On a recent board call, I was asked directly why it is so hard to get and keep women in technology.
Before I could answer, a gentleman on the call answered with the words taught in, no doubt, a corporate-sponsored training.
Now, I am not trying to throw anyone under the proverbial bus. I’m sure this gentleman’s intentions were in the right place. But we can’t whittle down the reasons women aren’t in and don’t stay in tech to the same list of bullet points. One cannot sum women up in a single training event. If you want to genuinely understand what women have to say, let them speak as individuals.
We are diverse. Our experiences are different. Our minds think and absorb information in a wide range of ways. These differences should be celebrated, not relegated to bullet points. So that begs the question: Why aren’t more women in tech? Why is the attrition rate for women in tech double that of our male counterparts? How do we fix the lack of gender parity?
Give HR Tools to Recruit and Retain Women Talent
We must give HR departments the tools to evaluate and grow soft and transferable skills within our existing workforce. Instead of poaching talent from each other, we need more apprenticeship programs and internships for those across data center operations. We learn from each other, and we must value certifications, on-the-job training, and the many different onramps to this industry.
Think of it this way: Despite the best work of engineers, programmers, cyber experts, and other specialized roles within the data center, without a simple cleaning, a whole site can fail from a dust related incident. A data center is an ecosystem, and every skill level is critical to its survival. Why don’t we celebrate the depth and breadth of employment opportunities across our ecosystems?
Promote Women in Leadership
In our business leadership, in our event panels and presentations, and in the data center space as a whole, we need more female role models to reflect the desired makeup of our industry.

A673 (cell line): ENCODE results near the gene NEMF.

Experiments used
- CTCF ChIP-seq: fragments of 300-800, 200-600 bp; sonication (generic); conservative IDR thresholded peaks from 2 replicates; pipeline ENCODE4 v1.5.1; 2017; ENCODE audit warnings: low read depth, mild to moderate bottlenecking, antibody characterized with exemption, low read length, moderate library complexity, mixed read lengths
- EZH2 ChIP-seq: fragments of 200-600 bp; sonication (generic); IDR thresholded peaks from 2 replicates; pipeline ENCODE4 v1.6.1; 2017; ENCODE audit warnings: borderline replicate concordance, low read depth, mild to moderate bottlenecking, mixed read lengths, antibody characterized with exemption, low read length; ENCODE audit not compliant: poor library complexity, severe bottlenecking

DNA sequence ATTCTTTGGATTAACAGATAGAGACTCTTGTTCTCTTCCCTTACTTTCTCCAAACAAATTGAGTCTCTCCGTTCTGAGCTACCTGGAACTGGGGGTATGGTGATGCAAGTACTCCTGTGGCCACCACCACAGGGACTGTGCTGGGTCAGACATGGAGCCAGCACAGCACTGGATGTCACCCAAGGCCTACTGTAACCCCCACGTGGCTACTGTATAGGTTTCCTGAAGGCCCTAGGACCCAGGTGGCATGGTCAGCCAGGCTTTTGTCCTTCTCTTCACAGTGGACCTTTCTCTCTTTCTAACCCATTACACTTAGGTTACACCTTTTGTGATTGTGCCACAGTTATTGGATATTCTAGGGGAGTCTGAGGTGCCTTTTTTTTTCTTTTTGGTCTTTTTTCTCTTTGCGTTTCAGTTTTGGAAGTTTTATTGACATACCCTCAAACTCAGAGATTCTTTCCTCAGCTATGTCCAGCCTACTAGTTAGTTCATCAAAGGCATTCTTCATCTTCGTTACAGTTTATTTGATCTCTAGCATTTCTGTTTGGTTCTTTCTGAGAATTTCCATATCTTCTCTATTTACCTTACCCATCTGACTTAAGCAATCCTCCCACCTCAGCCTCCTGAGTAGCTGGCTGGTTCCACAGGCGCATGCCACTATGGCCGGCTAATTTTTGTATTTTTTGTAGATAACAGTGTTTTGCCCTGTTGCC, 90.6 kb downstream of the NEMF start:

Women want to work at companies where they can see career progression for themselves. Whether real or perceived—after all, perception is reality—women may pass a company over if they don’t see themselves down the road in someone that exists today.
All-male C-Suites and all-male boards don’t provide that vision. Companies that have women in leadership do significantly better financially. Companies with multiple women on their boards realize even greater rewards.
Sponsor Training Programs for Early Career Women
Additionally, we need more schools and programs to reach young women. While coding academies are a start, they represent a small part of the industry. Young students that dislike coding often give up on tech entirely.
From construction to the cloud, we need to showcase more roles within the data center industry and meet women where they want to work. We should celebrate the creative “work with your hands” talent as much as the boardroom talent.
Offer Sponsorship and Mentorship
It’s a shame that experienced workers are not just leaving their job, but the entire industry. We must ensure that women in the data center industry gain exposure to other areas within the ecosystem. Skills within one area may translate well into another specialty. One doesn’t have to be a “techie” to work in the data center space.
If we want to work toward gender parity meaningfully, companies need to embrace women and their needs. If you have a corporate team-building activity that excludes any woman, understand that you are cutting them off the resources you avail yourself. Ask what they need. Could all of this be as simple as conversation?